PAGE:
Before bringing this piece to a close, I wish to briefly discuss the two matters I consider to be of greater significance than Efe Ambrose’s error last night. For the sake of clarity, that does not excuse Efe for his mistake, but hopefully you will see my line of thinking shortly. First of all, whilst the Nigerian can and must shoulder the blame for his individual shortcomings, it is not his decision whether or not he is selected to feature nor indeed to be a Celtic player. Save for the potential movement of Mikael Lustig to centre-back and Saidy Janko to right back, or the selection of the largely untested Tyler Blackett, Ronny Deila had no choice but to play Ambrose yesterday evening due to the current unavailability of the injured Jozo Simunovic and Charlie Mulgrew. Therefore, I feel it is of critical concern that we, as a Club, have reached a point where Efe Ambrose is the first choice back-up centre-back at Celtic Park. Of course, the biggest talking point in this regard is usually our forward situation, where we currently rely heavily on Leigh Griffiths, with only Nadir Ciftci as a back-up presently, but the issue stands nonetheless. Whilst Efe has been playing well of late – and actually did so for the majority of the match against Fenerbahce – a horrendous individual error never seems to be too far away, and this must play on the minds of his teammates at points. Fundamentally though, Ambrose can be criticised all day long, but the emergence of such errors is not a recent occurrence, and as such, his continued selection for the side (largely out of necessity at the moment) is a source of frustration for many.

Secondly, and perhaps more importantly, is the current Celtic side’s propensity to throw leads away in big matches. Two-nil margins in our favour have not seen the comfortable victories they should have in recent home European ties, and again questions can be asked of the nature of the draw in Amsterdam. When Fenerbahce scored their first goal last night, the mood in the stadium shifted in a manner not dissimilar to that which occurred when Jo Inge Berget grabbed a late second for Malmo in the home leg against the Swedes. Two matches which should have witnessed relatively comfortable victories after the home side enjoyed such excellent starts – which must receive the praise they are due – ultimately slipped from our grasp, and it is not simply defensive errors and a supposed inability to repel set pieces which should concern us here, but the way in which we seem to quickly find ourselves at panic stations. This is why last night’s draw was bigger than Efe Ambrose’s mistake, because one can safely assume that had Dedryck Boyata or any other player did exactly the same thing, the momentum would still have been sapped away from us; the belief in ourselves would dissipate temporarily; and our backs would have been firmly against the wall, just as was the case against Fenerbahce. Supporters will inevitably get nervous if a lead is halved or even taken away entirely during a match, and whilst such events are bound to have some affect on the players, as professionals it is their job to rise above such natural feelings and focus on the job at hand. One can only hope that the return of Jozo Simunovic will help to steady the defensive ship. After all, two enormous ties with Norwegian side Molde lay ahead.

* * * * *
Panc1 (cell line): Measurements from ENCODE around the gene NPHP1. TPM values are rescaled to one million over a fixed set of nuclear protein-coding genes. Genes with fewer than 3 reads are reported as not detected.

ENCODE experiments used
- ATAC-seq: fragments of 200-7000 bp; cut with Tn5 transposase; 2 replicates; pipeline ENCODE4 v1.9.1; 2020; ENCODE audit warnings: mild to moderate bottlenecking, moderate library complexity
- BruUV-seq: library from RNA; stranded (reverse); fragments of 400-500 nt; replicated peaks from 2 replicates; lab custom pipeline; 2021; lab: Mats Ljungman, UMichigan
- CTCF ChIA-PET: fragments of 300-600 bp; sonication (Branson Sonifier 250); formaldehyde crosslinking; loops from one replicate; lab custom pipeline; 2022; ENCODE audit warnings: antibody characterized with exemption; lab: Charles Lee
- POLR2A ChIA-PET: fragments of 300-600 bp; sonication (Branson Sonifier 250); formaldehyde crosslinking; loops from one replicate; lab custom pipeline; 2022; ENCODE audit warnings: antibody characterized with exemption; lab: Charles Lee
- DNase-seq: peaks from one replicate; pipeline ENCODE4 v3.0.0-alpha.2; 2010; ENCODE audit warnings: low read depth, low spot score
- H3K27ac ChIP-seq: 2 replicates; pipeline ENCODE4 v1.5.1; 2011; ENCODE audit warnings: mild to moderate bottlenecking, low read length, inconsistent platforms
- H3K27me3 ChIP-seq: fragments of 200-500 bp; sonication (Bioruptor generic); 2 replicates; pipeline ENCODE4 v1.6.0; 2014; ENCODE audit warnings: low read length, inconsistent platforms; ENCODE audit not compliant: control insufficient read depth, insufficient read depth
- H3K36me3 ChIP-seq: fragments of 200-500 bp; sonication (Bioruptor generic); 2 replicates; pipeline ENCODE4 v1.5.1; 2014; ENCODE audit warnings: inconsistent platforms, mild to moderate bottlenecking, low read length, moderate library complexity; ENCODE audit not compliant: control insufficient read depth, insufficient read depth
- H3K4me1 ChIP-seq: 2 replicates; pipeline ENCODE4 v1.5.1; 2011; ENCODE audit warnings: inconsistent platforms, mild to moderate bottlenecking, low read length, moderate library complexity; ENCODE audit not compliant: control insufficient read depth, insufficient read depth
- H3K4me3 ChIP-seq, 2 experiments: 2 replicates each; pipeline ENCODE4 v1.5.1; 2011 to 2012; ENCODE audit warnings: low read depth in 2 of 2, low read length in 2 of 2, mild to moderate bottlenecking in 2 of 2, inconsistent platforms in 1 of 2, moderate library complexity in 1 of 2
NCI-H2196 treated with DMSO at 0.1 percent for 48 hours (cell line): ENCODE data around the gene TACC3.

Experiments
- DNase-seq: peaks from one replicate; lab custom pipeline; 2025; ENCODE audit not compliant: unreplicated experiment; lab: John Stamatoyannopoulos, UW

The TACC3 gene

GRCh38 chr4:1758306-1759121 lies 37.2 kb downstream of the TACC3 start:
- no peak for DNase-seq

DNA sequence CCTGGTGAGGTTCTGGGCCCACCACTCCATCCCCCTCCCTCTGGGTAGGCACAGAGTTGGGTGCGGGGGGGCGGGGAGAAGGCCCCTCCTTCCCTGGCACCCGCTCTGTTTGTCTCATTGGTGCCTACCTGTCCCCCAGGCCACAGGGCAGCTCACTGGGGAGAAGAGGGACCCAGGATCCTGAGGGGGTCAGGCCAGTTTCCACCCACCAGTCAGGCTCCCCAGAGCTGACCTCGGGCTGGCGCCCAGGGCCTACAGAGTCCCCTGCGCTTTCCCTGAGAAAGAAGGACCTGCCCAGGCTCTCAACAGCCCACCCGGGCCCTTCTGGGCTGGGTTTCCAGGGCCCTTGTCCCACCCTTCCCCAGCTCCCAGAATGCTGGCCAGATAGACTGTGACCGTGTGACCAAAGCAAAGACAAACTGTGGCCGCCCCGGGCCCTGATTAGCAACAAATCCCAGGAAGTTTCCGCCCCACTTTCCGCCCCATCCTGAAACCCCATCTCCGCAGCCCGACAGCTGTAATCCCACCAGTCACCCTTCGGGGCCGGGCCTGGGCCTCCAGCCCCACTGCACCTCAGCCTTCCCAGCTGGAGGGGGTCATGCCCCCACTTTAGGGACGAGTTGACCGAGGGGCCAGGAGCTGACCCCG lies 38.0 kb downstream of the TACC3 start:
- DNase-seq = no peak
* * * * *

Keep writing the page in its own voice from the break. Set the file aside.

Special mention must be made of the individual performance of European debutant Kieran Tierney last night. At eighteen years of age, he put in a very fine showing in a game of such magnitude, defending ably and offering an attacking threat also. It is clear the young man has bags of potential, and such performances warrant him more playing time in the senior side. I think we can all agree in saying we hope Kieran has a very big future in front of him at Celtic Park.

In summary, whilst I think a lot of us will feel frustrated about the nature in which both European 2-2 draws have came about, we must all keep in mind that potential progression to the knockout stages remains a strong possibility if we can cut out some of the mistakes which have hampered our efforts thus far. When one considers Celtic have now only won three of our last eight competitive matches (scoring 16 and conceding 9), I find it somewhat strange that I am not overly unhappy with how things are going, so it will come as no surprise to you that I’m not someone who wishes to see a change in manager any time soon. The team are getting better as time passes, and one would like to think this will see us succeed domestically once again, but with only four European ties remaining before the group stages come to a close, improvements will have to be made rapidly if we are to enjoy another European run beyond Christmas.

Who knows what will happen? It’s Celtic after all, sometimes they surprise us when we least expect it.


“Uniquely Celtic: The Soul and the Spirit” is set to be released this month, with a final date yet to be confirmed. At over 550 pages long, including almost 200,000 words and forty photographs, I hope it will be very much enjoyed by those Celtic supporters who choose to read it.